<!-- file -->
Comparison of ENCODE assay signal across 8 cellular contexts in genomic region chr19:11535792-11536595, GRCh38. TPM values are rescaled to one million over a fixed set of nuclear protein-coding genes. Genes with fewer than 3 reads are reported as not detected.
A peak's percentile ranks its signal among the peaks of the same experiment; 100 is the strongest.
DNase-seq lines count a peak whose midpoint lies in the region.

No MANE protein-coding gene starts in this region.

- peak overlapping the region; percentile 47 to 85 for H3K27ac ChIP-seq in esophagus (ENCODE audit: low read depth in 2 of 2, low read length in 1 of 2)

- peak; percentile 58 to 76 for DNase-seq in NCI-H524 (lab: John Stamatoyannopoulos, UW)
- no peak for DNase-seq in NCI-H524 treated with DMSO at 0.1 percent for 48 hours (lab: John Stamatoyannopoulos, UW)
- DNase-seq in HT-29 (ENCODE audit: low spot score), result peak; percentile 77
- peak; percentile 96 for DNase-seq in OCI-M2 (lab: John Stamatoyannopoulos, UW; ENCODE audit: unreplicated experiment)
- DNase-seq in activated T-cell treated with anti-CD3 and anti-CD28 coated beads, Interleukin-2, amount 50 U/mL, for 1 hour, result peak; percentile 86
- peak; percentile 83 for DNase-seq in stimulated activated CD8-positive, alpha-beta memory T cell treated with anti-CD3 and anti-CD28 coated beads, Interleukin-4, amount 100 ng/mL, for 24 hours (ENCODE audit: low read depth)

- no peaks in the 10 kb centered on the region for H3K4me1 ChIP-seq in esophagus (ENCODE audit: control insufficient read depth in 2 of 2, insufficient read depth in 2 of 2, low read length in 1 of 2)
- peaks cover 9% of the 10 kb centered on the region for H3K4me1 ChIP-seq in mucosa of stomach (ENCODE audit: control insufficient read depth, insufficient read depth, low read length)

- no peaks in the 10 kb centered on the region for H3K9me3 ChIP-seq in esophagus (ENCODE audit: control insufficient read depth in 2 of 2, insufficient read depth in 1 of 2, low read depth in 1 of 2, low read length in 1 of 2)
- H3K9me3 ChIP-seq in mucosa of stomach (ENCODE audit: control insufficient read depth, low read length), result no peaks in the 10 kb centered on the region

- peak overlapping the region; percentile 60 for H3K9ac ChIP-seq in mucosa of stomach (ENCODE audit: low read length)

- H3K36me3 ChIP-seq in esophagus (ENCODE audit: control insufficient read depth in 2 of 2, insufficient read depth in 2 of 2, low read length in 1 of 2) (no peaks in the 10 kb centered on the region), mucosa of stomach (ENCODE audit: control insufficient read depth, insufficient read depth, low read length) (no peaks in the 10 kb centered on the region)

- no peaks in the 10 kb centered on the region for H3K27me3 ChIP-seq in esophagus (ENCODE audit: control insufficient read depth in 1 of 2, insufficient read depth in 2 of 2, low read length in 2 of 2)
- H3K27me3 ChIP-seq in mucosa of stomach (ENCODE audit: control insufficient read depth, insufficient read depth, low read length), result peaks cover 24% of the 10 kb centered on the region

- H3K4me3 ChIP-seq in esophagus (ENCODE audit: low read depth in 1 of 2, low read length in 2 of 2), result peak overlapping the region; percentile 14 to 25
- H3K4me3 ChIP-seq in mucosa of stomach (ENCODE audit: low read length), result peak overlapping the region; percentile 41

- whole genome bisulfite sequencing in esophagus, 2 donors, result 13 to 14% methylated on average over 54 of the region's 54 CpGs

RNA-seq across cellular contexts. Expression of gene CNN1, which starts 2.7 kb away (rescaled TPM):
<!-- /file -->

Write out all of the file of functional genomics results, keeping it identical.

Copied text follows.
Comparison of ENCODE assay signal across 8 cellular contexts in genomic region chr19:11535792-11536595, GRCh38. TPM values are rescaled to one million over a fixed set of nuclear protein-coding genes. Genes with fewer than 3 reads are reported as not detected.
A peak's percentile ranks its signal among the peaks of the same experiment; 100 is the strongest.
DNase-seq lines count a peak whose midpoint lies in the region.

No MANE protein-coding gene starts in this region.

- peak overlapping the region; percentile 47 to 85 for H3K27ac ChIP-seq in esophagus (ENCODE audit: low read depth in 2 of 2, low read length in 1 of 2)

- peak; percentile 58 to 76 for DNase-seq in NCI-H524 (lab: John Stamatoyannopoulos, UW)
- no peak for DNase-seq in NCI-H524 treated with DMSO at 0.1 percent for 48 hours (lab: John Stamatoyannopoulos, UW)
- DNase-seq in HT-29 (ENCODE audit: low spot score), result peak; percentile 77
- peak; percentile 96 for DNase-seq in OCI-M2 (lab: John Stamatoyannopoulos, UW; ENCODE audit: unreplicated experiment)
- DNase-seq in activated T-cell treated with anti-CD3 and anti-CD28 coated beads, Interleukin-2, amount 50 U/mL, for 1 hour, result peak; percentile 86
- peak; percentile 83 for DNase-seq in stimulated activated CD8-positive, alpha-beta memory T cell treated with anti-CD3 and anti-CD28 coated beads, Interleukin-4, amount 100 ng/mL, for 24 hours (ENCODE audit: low read depth)

- no peaks in the 10 kb centered on the region for H3K4me1 ChIP-seq in esophagus (ENCODE audit: control insufficient read depth in 2 of 2, insufficient read depth in 2 of 2, low read length in 1 of 2)
- peaks cover 9% of the 10 kb centered on the region for H3K4me1 ChIP-seq in mucosa of stomach (ENCODE audit: control insufficient read depth, insufficient read depth, low read length)

- no peaks in the 10 kb centered on the region for H3K9me3 ChIP-seq in esophagus (ENCODE audit: control insufficient read depth in 2 of 2, insufficient read depth in 1 of 2, low read depth in 1 of 2, low read length in 1 of 2)
- H3K9me3 ChIP-seq in mucosa of stomach (ENCODE audit: control insufficient read depth, low read length), result no peaks in the 10 kb centered on the region

- peak overlapping the region; percentile 60 for H3K9ac ChIP-seq in mucosa of stomach (ENCODE audit: low read length)

- H3K36me3 ChIP-seq in esophagus (ENCODE audit: control insufficient read depth in 2 of 2, insufficient read depth in 2 of 2, low read length in 1 of 2) (no peaks in the 10 kb centered on the region), mucosa of stomach (ENCODE audit: control insufficient read depth, insufficient read depth, low read length) (no peaks in the 10 kb centered on the region)

- no peaks in the 10 kb centered on the region for H3K27me3 ChIP-seq in esophagus (ENCODE audit: control insufficient read depth in 1 of 2, insufficient read depth in 2 of 2, low read length in 2 of 2)
- H3K27me3 ChIP-seq in mucosa of stomach (ENCODE audit: control insufficient read depth, insufficient read depth, low read length), result peaks cover 24% of the 10 kb centered on the region

- H3K4me3 ChIP-seq in esophagus (ENCODE audit: low read depth in 1 of 2, low read length in 2 of 2), result peak overlapping the region; percentile 14 to 25
- H3K4me3 ChIP-seq in mucosa of stomach (ENCODE audit: low read length), result peak overlapping the region; percentile 41

- whole genome bisulfite sequencing in esophagus, 2 donors, result 13 to 14% methylated on average over 54 of the region's 54 CpGs

RNA-seq across cellular contexts. Expression of gene CNN1, which starts 2.7 kb away (rescaled TPM):